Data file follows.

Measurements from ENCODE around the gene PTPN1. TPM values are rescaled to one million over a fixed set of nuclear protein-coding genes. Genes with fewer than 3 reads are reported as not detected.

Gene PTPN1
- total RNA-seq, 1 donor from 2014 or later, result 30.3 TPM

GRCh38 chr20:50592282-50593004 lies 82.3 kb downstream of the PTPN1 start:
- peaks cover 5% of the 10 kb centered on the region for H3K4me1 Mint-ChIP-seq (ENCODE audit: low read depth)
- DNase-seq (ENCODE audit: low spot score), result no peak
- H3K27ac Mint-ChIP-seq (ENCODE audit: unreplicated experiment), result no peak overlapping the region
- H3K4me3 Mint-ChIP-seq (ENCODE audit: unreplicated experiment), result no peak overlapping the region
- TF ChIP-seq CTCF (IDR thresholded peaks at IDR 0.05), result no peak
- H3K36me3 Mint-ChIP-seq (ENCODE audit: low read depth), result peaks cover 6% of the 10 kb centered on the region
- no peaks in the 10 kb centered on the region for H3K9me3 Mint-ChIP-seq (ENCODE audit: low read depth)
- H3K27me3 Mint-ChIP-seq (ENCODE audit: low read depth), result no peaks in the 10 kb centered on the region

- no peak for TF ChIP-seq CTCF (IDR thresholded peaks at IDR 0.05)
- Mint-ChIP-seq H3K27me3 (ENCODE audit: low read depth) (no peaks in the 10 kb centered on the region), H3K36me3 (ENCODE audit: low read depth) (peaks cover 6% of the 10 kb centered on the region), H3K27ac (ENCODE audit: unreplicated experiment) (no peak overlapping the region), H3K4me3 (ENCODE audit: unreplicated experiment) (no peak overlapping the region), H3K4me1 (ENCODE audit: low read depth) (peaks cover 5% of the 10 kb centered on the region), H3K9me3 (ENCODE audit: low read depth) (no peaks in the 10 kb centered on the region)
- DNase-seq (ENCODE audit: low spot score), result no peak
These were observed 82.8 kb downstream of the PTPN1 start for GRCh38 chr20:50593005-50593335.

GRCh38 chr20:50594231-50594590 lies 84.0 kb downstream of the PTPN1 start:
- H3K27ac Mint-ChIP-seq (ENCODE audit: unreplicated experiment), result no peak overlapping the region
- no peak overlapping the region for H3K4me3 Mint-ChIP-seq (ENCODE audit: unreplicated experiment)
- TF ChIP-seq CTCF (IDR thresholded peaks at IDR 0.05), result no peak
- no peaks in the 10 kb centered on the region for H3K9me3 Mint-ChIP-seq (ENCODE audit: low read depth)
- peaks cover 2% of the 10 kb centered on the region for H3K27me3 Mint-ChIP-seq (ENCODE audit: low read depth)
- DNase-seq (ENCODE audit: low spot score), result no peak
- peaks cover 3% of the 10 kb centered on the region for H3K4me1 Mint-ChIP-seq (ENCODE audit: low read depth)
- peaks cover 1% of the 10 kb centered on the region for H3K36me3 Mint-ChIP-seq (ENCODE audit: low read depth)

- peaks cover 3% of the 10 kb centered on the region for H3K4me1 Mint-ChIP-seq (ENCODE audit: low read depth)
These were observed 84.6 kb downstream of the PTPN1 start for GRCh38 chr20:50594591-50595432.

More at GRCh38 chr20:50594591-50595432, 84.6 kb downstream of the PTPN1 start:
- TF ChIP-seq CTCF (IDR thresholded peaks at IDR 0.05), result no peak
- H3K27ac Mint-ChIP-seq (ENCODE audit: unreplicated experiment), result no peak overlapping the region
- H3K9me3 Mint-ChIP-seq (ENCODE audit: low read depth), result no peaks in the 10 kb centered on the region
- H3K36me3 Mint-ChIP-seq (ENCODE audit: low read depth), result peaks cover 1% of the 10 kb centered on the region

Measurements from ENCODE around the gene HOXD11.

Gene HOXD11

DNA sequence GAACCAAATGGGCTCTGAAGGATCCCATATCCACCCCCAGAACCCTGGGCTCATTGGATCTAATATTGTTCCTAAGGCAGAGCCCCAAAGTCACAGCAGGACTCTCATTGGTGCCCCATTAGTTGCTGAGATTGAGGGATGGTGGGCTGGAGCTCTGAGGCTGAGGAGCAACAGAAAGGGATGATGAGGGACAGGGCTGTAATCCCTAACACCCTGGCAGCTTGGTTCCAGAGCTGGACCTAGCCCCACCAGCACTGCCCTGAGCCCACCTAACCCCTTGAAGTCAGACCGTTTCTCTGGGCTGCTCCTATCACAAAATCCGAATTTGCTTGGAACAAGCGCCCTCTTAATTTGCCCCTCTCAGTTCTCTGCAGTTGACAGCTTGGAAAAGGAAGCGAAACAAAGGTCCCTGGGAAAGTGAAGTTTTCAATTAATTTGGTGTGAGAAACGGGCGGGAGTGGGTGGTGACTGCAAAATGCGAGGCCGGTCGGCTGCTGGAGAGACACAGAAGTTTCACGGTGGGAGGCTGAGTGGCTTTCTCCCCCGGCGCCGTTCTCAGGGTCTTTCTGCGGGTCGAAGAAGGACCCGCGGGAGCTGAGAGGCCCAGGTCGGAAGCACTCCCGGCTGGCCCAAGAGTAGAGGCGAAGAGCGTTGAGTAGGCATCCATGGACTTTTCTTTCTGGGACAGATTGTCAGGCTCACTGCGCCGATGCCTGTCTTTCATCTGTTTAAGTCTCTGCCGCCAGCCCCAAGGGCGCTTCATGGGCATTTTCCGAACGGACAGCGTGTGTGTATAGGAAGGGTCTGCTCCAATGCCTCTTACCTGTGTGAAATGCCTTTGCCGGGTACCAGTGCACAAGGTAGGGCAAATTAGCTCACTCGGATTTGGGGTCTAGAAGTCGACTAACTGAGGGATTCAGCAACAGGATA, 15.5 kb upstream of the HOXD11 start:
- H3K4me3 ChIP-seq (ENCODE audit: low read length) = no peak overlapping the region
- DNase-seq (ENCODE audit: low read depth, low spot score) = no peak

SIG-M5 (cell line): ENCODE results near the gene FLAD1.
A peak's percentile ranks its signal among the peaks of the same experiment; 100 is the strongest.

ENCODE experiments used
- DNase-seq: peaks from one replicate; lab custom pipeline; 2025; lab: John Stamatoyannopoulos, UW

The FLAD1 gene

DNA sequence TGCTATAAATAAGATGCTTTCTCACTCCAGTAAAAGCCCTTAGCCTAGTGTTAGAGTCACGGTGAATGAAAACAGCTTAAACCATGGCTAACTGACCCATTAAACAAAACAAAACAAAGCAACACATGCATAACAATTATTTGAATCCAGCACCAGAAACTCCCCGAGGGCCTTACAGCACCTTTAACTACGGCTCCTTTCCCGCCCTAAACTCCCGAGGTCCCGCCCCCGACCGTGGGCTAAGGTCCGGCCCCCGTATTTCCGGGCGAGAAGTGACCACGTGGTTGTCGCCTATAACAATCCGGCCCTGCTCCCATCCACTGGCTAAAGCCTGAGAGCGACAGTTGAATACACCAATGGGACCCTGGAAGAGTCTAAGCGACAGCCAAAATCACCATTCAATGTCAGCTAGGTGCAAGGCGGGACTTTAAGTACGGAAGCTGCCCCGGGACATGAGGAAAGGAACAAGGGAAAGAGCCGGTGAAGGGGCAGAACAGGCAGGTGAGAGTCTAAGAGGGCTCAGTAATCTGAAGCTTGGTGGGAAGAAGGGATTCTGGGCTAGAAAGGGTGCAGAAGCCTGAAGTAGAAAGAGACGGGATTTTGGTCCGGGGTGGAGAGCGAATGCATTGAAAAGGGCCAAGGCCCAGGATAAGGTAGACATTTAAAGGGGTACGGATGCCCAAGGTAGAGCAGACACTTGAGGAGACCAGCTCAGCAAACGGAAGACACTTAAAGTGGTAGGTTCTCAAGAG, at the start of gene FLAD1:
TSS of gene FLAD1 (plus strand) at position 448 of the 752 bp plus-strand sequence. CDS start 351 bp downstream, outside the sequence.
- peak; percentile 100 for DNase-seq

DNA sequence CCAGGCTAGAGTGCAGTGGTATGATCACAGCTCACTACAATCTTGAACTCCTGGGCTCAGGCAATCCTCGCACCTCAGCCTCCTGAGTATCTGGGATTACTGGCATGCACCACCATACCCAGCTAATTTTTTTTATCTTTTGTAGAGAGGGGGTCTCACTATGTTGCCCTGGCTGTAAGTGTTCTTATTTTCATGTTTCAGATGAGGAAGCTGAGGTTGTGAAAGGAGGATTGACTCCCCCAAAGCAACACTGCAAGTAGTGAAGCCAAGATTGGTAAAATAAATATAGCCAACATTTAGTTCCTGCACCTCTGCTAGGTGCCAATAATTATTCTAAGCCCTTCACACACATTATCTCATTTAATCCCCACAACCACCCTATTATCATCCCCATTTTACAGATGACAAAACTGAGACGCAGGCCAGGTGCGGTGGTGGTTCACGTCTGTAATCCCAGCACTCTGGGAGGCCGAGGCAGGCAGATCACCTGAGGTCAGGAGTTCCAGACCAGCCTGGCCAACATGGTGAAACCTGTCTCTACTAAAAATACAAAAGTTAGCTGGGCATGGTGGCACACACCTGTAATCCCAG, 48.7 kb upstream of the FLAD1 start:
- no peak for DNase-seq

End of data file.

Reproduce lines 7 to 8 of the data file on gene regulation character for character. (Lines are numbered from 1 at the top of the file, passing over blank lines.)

- H3K27ac Mint-ChIP-seq (ENCODE audit: unreplicated experiment), result no peak overlapping the region
- H3K4me3 Mint-ChIP-seq (ENCODE audit: unreplicated experiment), result no peak overlapping the region